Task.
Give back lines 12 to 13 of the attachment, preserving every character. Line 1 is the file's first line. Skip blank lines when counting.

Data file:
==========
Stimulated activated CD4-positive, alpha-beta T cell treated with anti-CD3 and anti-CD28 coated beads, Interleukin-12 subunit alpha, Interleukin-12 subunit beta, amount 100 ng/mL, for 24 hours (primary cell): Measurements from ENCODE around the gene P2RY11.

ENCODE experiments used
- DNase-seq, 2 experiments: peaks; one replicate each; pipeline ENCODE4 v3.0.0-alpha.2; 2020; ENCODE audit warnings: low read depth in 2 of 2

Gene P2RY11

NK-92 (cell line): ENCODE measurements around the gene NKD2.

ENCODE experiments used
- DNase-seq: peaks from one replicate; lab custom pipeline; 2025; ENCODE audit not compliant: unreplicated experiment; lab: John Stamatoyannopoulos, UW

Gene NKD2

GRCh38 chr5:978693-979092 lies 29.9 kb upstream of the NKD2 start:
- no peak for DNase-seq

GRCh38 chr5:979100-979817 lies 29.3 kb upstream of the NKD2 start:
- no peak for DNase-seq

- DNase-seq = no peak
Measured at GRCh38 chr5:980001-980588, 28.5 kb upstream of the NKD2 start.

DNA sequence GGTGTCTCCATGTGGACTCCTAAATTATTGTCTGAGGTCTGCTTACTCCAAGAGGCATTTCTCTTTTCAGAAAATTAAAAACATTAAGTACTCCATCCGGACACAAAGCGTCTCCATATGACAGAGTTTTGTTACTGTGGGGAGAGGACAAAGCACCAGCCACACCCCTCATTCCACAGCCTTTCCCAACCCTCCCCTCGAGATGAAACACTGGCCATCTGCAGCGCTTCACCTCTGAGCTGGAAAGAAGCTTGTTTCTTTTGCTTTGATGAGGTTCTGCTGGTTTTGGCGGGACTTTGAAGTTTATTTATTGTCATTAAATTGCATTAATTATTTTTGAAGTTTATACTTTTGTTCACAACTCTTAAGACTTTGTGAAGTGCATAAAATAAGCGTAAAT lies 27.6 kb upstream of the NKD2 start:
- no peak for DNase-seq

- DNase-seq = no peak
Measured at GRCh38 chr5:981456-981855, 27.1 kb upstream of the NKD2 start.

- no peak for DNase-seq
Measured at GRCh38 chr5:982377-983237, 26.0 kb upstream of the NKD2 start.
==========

- no peak for DNase-seq

- DNase-seq = no peak